(Thanks for blaming my failure on anything but me... that's my style, too. I blame W.)

Anna: It's just amazing you are having luck on your balcony. Congratulations.

Mary Coleman: Oh, sad. This is my first time with yellow squash; beginner's luck, maybe?

Nia: Just like blossom end rot on tomatoes, eh? And the same remedy: calcium? Well, thank you!! I learned something.

Zoomie: What's funny is that you and I expressed our frustration at the same time. Isn't this supposed to the the height of the season? Boo hoo.

Peter: I feel bad for you. Can you hire local kids to tend the plants when you're away? (And, did you see the Kim Severson story in today's NYT?)

Rev. Biggles said...

What's the ph of yer soil? Got your beneficial nematodes going?

I mowed my flax garden and laid down compost. It looks like I'm starting a garden, but I'm not. It's a stunt garden.

xo, Biggles

cookiecrumb said...

Biggles: I don't know the answers to those questions. But the darn garden worked just fine last summer. I even rotated crops this year.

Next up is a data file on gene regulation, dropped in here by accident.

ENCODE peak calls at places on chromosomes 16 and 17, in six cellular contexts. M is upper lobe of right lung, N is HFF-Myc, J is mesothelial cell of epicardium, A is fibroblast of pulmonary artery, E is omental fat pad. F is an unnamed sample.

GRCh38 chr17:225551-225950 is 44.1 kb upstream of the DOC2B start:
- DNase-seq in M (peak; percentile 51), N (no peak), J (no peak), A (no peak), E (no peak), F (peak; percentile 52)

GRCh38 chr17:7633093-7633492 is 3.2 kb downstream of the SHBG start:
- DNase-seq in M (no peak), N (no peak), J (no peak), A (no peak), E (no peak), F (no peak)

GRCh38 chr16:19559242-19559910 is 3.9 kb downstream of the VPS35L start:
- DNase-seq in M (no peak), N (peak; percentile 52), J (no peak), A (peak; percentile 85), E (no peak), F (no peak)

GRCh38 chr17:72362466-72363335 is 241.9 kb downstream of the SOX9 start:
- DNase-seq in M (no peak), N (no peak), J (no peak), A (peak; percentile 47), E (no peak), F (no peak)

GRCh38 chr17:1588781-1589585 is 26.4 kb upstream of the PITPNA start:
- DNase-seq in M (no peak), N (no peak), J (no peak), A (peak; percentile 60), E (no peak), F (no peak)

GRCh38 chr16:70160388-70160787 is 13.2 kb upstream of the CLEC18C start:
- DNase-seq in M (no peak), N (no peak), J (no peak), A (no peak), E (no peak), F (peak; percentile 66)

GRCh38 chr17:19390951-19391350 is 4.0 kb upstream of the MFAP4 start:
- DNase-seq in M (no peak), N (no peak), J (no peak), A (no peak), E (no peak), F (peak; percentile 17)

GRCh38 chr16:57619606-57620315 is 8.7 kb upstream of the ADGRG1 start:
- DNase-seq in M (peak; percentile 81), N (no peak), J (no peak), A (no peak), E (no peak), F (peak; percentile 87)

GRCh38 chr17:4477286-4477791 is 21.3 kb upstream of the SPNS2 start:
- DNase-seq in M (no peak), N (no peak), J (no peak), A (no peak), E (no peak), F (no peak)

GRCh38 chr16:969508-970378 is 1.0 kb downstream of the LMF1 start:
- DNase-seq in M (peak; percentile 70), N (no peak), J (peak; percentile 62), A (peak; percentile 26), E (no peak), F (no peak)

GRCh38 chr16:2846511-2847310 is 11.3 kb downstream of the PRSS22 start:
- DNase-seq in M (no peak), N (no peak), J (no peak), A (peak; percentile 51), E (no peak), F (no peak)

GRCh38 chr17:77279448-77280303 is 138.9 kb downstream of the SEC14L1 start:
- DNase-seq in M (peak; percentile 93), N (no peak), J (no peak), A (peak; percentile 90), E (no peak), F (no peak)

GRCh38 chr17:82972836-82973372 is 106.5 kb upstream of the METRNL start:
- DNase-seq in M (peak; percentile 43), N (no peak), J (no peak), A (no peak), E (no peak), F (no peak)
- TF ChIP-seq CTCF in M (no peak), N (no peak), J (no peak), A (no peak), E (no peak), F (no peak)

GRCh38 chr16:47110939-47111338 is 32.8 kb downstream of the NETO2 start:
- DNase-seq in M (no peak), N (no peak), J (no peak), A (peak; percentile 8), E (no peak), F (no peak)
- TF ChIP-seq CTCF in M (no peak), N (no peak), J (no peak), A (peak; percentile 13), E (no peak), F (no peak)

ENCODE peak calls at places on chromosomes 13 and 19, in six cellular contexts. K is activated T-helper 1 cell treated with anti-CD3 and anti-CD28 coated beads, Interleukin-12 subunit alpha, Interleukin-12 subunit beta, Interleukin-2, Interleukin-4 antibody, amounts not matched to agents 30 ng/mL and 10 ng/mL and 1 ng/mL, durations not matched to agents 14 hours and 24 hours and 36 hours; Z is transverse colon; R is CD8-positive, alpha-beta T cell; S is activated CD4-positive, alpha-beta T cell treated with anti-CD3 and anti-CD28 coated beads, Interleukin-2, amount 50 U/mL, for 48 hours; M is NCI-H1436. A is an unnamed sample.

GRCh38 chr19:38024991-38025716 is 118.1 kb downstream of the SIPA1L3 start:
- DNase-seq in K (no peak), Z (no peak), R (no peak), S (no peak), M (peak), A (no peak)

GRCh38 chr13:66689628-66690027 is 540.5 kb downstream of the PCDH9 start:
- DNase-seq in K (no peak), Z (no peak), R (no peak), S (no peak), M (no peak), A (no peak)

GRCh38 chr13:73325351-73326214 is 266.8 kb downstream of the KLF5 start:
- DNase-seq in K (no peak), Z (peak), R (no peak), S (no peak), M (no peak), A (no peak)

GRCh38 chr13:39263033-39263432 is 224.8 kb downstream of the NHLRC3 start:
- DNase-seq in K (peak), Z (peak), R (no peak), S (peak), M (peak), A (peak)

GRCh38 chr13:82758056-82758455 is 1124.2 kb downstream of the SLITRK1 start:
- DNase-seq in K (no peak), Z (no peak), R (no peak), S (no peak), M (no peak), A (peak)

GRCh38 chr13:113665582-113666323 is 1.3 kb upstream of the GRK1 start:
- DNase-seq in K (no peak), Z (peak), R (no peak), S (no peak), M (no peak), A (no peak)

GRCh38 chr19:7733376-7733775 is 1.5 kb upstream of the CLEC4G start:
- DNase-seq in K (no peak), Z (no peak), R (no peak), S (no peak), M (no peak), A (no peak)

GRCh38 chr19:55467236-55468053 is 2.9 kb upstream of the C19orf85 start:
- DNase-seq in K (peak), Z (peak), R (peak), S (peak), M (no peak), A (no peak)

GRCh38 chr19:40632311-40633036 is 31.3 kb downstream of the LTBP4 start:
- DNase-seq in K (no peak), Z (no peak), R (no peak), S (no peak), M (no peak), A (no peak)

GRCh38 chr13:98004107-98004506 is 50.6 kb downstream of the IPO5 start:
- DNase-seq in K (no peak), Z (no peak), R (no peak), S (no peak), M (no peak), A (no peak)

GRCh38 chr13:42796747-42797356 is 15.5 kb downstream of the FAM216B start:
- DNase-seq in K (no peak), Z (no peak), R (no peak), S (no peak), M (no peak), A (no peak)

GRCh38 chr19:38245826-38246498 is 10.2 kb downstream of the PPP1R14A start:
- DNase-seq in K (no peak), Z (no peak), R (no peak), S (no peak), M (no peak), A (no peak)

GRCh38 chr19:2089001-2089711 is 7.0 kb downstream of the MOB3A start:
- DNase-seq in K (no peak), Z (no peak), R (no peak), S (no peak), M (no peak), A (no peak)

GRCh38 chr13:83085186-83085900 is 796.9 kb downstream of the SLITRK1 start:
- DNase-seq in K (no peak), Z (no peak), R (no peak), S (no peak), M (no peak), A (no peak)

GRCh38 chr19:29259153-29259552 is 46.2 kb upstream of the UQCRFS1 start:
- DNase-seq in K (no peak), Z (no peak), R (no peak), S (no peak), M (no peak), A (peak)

What stunts will your garden do?

el said...

I'm with Kudzu in that you cannot take a bad harvest personally, especially if you've had an unusual weather year. But I'm also with Biggles in that compost is a garden's best friend.

That photo makes me think of Renaissance and Baroque Italian still lifes: they usually featured a squash or two.

Rev. Biggles said...

It's a great stunt garden!

It looks ambitious, both from guest's point of view, plus my neighbors think I'm up to something. Cute women think I'm all green thumby and are impressed with my vegetable side!

When I walk out to my stunt garden, it makes me feel like I did something positive. Remember how great it made you feel after you freshly tilled your field? Yeah, just like that.